MLM: How do you monitor the status of patient samples once they leave the ED?
Granata: As a complement to our automated specimen collection and tracking system, a tracker board runs through our electronic medical record (EMR). After collecting, labeling, and sending the patient samples to the lab, the nurse indicates in the EMR that these processes have been performed. This alerts the lab that the specimens are coming. In the ED, a large display board shows the status of each order sent to the lab. When an order is entered, the word LAB shows up in red on the board for that order. When the lab scans the specimens as received, the letter L in the word LAB turns green. This indicates to ED staff that the lab has received that specimen, but it has not been resulted. When the specimen is processed, the entire word becomes green; in this way, a quick glance at the board lets ED staff know when the results are available.
MLM: How do you address workflow issues that impact specimen collection and handling?
Granata: Regular meetings with lab personnel have been an important part of achieving success with the POC identification and tracking system. When the system was first instituted, we met with members of the lab staff to establish a project implementation group. That evolved into a bimonthly meeting to discuss functionality and workflow problems. We have found that many operational issues can be resolved through collaborative meetings. For example, one issue that arose involved laboratorians noticing that ED nurses were sending a large number of patient samples to the lab with chart labels, instead of the labels generated by the automated system. Lab staff assumed that ED nurses were choosing not to use the automated system, thereby breaking protocol. Rather, it became clear that with 29 rooms in the ED, each housing PC-based scanning and printing units, technology breakdowns were inevitable. If a scanner malfunctioned in one room and a printer jammed in another, the nurses resorted to handwriting information on patient chart labels.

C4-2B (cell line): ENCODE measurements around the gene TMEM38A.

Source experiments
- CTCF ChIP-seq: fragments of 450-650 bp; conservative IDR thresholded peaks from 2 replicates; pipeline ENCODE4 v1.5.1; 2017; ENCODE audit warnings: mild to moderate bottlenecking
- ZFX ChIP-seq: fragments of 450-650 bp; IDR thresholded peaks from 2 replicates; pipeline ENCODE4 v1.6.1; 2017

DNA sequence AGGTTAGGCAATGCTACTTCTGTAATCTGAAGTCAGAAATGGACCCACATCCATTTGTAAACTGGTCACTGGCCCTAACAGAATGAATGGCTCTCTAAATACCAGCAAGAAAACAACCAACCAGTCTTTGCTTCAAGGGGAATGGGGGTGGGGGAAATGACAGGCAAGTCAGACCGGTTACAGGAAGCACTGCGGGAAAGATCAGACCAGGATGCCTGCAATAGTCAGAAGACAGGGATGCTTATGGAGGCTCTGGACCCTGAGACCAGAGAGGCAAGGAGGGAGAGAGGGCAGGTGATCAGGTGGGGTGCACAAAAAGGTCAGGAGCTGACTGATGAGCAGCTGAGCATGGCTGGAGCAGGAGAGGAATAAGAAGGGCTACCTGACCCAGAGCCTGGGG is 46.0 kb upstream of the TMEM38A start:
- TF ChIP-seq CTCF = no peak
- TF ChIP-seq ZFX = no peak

In meeting with lab and IT personnel, the team developed a process to quickly identify rooms with malfunctioning equipment and resolve issues as rapidly as possible. The process involves informing IT of the breakdown via an electronic ticket that is initiated at the PC in the patient room. Simultaneously, the lab is informed of the issue and, thus, is prepared for an uptick in hand-processed orders until the issue is resolved. Given the hectic environment of the ED, nursing often cannot wait for a repair before caring for a patient. Nevertheless, resolving issues as quickly as possible and reverting back to a fully automated process should be a priority.
MLM: Do you plan to change or augment the specimen tracking system going forward?
Granata: Fortunately, we have been able to expand the automated system beyond the ED and incorporate it throughout our inpatient units. Some units use a handheld version of the system and others rely on the same desktop version that is used in the ED. The hardware choice depends on the individual needs of the unit and their workflow. Regardless, implementing a standardized, automated process is both ideal and necessary for interdepartmental collaboration between the lab and the ED. Both are heavily dependent on expeditious turnaround times, as well as precision and accuracy of results. The support system creates a closed loop for specimen tracking.
Jennifer Granata, FNP-C, MSN, CEN, CPEN, CNML, is the director of emergency services at Southern Maine Health Care in Biddeford, Maine. She received her bachelor’s degree in nursing from the University of Southern Maine and her master’s degree from Husson University in Bangor, Maine. Jennifer’s professional interests include ensuring patient safety through dual identification and patient throughput processes.